might have been tried upon the merits, without any objection to the admission of evidence at all. In Rooney v. Gray, 145 Cal. 753, 79 Pac. 523, the Supreme Court of Califormia upon this point said: “When a cause has been tried and a judgment rendered on the facts, in order to warrant a reversal upon the ground of error in overruling a demurrer interposed on the ground of uncertainty in the complaint, it must appear that some substantial right of the demurrant has been affected, some prejudicial error, as distinguished from abstract error, suffered by him, or he has no room for complaint.

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& For other cases see same topic and KEY-NUMBER in all Key-Numbered Digests and Indexes

. 4. Replewin 3-107—Judgment to be in alter

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ilatiyê. : - Judgment in claim and delivery merely that plaintiff is entitled to immediate possession, and directing delivery thereof, is erroneous; it should be in the alternative for delivery of the property or for its value if delivery cannot be made.

Appeal from District Court, Silver Bow County; Joseph R. Jackson, Judge.

Action by the Hennessy Company against C. S. Wagner and wife. Judgment for plaintiff after overruling of demurrer to complaint, and defendants appeal. Reversed and remanded, with directions.

Walker & Walker and C. S. Wagner, all of Butte, for appellants.

John K. Claxton, of Butte, for respondent.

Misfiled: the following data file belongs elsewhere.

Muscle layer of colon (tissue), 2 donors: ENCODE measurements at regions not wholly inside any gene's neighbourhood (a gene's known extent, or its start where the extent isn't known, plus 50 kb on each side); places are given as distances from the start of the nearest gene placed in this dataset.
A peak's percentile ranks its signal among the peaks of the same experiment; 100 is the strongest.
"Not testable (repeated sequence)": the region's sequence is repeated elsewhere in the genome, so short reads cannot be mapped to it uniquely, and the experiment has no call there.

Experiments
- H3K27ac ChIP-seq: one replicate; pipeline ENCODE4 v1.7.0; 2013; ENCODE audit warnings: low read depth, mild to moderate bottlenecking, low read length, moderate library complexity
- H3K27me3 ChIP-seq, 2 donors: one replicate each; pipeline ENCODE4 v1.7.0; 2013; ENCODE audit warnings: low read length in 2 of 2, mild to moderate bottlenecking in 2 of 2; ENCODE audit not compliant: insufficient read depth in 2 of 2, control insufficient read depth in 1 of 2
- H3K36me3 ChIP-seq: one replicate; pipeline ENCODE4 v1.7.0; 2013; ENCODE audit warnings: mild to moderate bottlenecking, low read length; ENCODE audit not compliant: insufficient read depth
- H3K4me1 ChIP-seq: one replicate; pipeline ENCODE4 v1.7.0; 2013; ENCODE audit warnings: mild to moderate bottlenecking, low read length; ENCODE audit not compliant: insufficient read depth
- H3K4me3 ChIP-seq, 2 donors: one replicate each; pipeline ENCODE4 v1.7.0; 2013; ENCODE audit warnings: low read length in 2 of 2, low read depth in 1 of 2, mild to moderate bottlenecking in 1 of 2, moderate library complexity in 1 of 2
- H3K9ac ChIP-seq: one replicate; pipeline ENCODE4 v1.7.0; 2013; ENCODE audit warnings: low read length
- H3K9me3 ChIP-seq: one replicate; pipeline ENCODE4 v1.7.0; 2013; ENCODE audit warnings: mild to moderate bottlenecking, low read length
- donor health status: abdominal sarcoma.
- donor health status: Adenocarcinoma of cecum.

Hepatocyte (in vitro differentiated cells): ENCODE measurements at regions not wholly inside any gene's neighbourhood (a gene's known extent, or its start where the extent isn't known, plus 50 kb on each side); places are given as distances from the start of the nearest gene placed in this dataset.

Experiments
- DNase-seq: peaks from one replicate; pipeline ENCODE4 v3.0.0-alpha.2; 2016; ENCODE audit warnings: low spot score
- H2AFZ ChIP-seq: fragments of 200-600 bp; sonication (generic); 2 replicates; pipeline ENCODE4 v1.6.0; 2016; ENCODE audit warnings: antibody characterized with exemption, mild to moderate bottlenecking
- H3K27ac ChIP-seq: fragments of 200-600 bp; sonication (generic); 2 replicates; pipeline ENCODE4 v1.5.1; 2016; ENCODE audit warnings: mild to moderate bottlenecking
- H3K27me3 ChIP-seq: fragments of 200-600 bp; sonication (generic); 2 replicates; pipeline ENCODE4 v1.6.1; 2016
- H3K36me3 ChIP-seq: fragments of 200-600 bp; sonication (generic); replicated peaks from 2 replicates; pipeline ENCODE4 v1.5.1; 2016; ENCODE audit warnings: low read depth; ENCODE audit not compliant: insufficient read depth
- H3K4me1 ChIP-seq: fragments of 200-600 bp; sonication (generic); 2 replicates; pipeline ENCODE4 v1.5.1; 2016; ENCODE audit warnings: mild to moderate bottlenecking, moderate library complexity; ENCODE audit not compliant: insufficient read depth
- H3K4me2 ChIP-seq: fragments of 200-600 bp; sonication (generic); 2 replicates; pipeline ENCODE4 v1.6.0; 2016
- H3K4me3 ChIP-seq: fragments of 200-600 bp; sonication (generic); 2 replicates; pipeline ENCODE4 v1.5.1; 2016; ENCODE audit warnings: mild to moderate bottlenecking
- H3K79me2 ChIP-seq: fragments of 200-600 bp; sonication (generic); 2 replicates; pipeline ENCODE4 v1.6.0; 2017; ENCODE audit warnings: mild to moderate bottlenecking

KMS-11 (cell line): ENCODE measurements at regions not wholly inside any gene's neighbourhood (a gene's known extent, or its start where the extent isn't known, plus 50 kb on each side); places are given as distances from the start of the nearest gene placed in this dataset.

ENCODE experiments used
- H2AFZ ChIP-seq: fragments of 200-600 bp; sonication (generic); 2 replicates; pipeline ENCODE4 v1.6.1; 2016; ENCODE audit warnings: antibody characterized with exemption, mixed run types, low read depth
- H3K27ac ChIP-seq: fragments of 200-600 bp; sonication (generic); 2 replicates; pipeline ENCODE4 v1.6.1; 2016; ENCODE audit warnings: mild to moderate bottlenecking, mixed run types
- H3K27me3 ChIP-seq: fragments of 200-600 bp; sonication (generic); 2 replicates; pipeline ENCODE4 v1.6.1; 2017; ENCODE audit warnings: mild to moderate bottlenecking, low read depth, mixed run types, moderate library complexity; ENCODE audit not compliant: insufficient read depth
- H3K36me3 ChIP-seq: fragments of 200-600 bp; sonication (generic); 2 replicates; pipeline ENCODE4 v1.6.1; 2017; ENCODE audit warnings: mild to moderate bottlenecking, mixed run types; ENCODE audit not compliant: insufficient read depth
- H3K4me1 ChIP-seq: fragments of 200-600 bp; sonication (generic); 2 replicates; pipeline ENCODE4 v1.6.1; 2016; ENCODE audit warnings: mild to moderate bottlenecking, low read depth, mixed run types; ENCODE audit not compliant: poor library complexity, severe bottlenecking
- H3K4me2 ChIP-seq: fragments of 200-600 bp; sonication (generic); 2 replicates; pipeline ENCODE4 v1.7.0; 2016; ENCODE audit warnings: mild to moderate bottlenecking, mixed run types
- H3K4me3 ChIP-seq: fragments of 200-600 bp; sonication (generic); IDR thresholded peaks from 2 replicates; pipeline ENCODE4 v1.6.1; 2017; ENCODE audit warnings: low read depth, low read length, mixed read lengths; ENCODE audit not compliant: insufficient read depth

HOLLOWAY, J. This is an action in claim and delivery. The complaint states that at the time this action was commenced in January, 1921, the plaintiff was the owner and entitled to the immediate possession of certain household goods, particularly described; that in December, 1918, the defendants contracted to purchase the property, and executed an agreement in writing whereby they bound themselves to pay to the plaintiff $827.80 in installments, $75 in cash and $25 per month thereafter until the full sum was paid; that title to the property was to remain in the plaintiff until the purchase price was fully paid; that defendants owe a balance of $300 on the contract which they refuse to pay; that the property has not been taken for a tax, assessment, or fine, etc. It is alleged:

“That a copy of said contract mentioned herein is filed herewith and made a part hereof as fully as if written herein, and marked Exhibit A.”

To that complaint defendants interposed a general demurrer, which was overruled, and upon their refusal to plead further their default was entered, and, after a hearing, judgment was rendered, “that the plaintiff is entitled to the immediate possession of said personal property herein named and described.” Defendants have appealed from that judgment, and urge that the complaint does not state a cause of action, and that the judgment is erroneous. That the complaint does not state a cause of action in claim and delivery, or at all, is perfectly apparent.